## ME327 Pantagraphic Analysis课程简介

Allison Okamura is indeed a Professor in Mechanical Engineering at Stanford University, with a research focus on haptics and medical robotics. Brandon Ritter and Zonghe Chua were both listed as course assistants for ME 327 during the Spring 2020 semester, and are indeed graduate students in Mechanical Engineering at Stanford University.

## PREREQUISITES

Welcome to ME 327: Design and Control of Haptic Systems. The CURRENT offering of this course is in Spring 2022 and course materials for this year should be accessed by Stanford students through Canvas. In contrast, this webpage is offered as a service for the worldwide haptics research and teaching community and includes only course materials from when the class was offered online in Spring 2020. The next offering of ME327 at Stanford will be in Spring 2023. You can also access a lower-level, self-paced MOOC for haptics here: https://hapticsonline.class.stanford.edu/ (free to watch videos, pay for quizzes, assignments, and a certificate). Note that due to changes in availability of parts, the current Hapkit (lab kit) parts list and instructions are out of date. We aim to update these in Summer 2022.

In this class, we study the design and control of haptic systems, which provide touch feedback to human users interacting with virtual environments and teleoperated robots. This class is aimed toward graduate students and advanced undergraduates in engineering and computer science. This class requires a background in dynamic systems and programming. Experience with feedback control and mechanical prototyping is also useful. Course information and policies for 2020 are contained in the syllabus ब. This course covers device modeling (kinematics and dynamics), synthesis and analysis of control systems, design and implementation of mechatronic devices, and human-machine interaction.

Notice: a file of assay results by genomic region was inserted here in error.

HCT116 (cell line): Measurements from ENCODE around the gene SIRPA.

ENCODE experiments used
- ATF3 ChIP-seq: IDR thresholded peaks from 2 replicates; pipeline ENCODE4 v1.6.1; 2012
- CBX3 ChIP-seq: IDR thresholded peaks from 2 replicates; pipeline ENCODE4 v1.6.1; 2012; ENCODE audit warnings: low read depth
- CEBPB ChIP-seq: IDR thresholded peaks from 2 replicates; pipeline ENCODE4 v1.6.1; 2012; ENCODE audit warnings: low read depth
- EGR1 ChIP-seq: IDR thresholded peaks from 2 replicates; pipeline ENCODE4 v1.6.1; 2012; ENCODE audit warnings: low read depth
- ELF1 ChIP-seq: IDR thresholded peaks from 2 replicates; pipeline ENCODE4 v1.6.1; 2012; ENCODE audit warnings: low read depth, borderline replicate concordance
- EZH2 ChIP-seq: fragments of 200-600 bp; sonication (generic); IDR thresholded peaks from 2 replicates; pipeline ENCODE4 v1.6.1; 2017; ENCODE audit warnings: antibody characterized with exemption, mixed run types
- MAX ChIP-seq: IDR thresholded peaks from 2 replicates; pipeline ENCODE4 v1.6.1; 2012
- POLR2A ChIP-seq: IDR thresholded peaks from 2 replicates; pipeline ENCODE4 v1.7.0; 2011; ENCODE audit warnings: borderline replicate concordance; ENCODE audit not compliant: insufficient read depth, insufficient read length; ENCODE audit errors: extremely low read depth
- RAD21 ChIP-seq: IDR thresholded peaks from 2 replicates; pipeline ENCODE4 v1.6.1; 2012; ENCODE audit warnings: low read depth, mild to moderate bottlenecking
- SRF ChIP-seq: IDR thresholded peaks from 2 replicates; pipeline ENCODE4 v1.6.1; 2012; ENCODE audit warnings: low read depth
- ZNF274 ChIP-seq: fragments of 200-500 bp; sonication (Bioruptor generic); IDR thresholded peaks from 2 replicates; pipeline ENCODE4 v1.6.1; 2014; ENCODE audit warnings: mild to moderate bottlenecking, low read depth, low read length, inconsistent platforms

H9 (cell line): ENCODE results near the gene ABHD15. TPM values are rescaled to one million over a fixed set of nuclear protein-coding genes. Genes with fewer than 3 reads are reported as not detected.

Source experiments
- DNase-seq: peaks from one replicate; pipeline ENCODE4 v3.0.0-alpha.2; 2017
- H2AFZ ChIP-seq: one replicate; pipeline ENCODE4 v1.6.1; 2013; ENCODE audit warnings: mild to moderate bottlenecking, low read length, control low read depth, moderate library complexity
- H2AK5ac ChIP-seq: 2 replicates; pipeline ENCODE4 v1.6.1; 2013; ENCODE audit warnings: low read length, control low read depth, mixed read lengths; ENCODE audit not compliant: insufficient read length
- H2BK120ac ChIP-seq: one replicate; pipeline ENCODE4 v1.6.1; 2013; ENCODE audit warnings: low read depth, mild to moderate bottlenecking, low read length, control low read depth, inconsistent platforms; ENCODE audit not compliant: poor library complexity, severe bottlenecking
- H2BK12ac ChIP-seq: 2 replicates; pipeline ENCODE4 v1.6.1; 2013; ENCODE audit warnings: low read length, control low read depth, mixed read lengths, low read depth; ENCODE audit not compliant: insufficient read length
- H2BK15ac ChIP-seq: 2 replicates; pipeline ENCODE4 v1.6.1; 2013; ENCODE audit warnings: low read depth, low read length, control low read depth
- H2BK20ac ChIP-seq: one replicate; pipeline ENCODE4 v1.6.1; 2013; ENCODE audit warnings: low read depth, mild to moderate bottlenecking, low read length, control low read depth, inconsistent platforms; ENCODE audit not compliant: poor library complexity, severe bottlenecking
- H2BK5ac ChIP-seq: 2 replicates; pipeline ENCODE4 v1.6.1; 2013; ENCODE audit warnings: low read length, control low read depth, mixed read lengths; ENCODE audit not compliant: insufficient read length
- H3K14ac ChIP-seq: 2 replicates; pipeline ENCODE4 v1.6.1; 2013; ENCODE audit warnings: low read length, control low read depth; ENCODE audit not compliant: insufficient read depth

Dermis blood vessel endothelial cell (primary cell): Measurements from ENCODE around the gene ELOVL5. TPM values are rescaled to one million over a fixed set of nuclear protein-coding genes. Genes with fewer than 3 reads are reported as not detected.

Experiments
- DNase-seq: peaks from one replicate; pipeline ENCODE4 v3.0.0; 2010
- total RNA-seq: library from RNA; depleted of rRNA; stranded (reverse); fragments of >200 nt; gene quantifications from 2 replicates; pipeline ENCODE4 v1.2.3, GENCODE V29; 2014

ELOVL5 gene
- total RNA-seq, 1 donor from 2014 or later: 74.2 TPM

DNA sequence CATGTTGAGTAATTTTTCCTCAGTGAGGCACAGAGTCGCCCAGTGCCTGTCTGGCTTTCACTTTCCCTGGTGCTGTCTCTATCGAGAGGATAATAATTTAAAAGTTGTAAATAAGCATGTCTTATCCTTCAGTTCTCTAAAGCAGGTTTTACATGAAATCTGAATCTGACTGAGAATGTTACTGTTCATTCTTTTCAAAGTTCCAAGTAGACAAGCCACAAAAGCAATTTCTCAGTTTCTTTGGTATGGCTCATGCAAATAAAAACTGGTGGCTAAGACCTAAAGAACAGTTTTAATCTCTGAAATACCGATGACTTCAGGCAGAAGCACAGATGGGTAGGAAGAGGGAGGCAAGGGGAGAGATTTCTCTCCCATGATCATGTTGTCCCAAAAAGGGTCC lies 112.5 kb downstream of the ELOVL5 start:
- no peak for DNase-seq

## ME327 Pantagraphic Analysis HELP（EXAM HELP， ONLINE TUTOR）

Show that equality $|(x \mid y)|=|x||y|$ for the Cauchy-Schwarz inequality holds if and only if $x$ and $y$ are collinear (that is, both belong to some one-dimensional subspace).

Find the transfer function $G_2(s)=Y_h(s) / F_{u p}(s)$, where $y_h(t)$ is the pantograph head displacement.

Give an example of a nonempty compact convex set $C$ in a two-dimensional Banach space $X$ along with a vector $x \in X$ such that the set
$$\left{c \in C:|x-c|=\min _{y \in C}|x-y|\right}$$
consists of more than one element.

In this problem we determine some orthogonal complements.
(a) Let
$$Y:=\left{f \in L^2(0,1): f(t)=0 \text { for almost all } t \in\left(0, \frac{1}{2}\right)\right}$$
Show that $Y$ is a closed subspace of $L^2(0,1)$ and find $Y^{\perp}$.
(b) Let
$$Y:=\left{f \in L^2(0,1): \int_0^1 f(t) \mathrm{d} t=0\right} .$$
Show that $Y$ is a closed subspace of $L^2(0,1)$ and find $Y^{\perp}$.

## Textbooks

• An Introduction to Stochastic Modeling, Fourth Edition by Pinsky and Karlin (freely
available through the university library here)
• Essentials of Stochastic Processes, Third Edition by Durrett (freely available through
the university library here)
To reiterate, the textbooks are freely available through the university library. Note that
you must be connected to the university Wi-Fi or VPN to access the ebooks from the library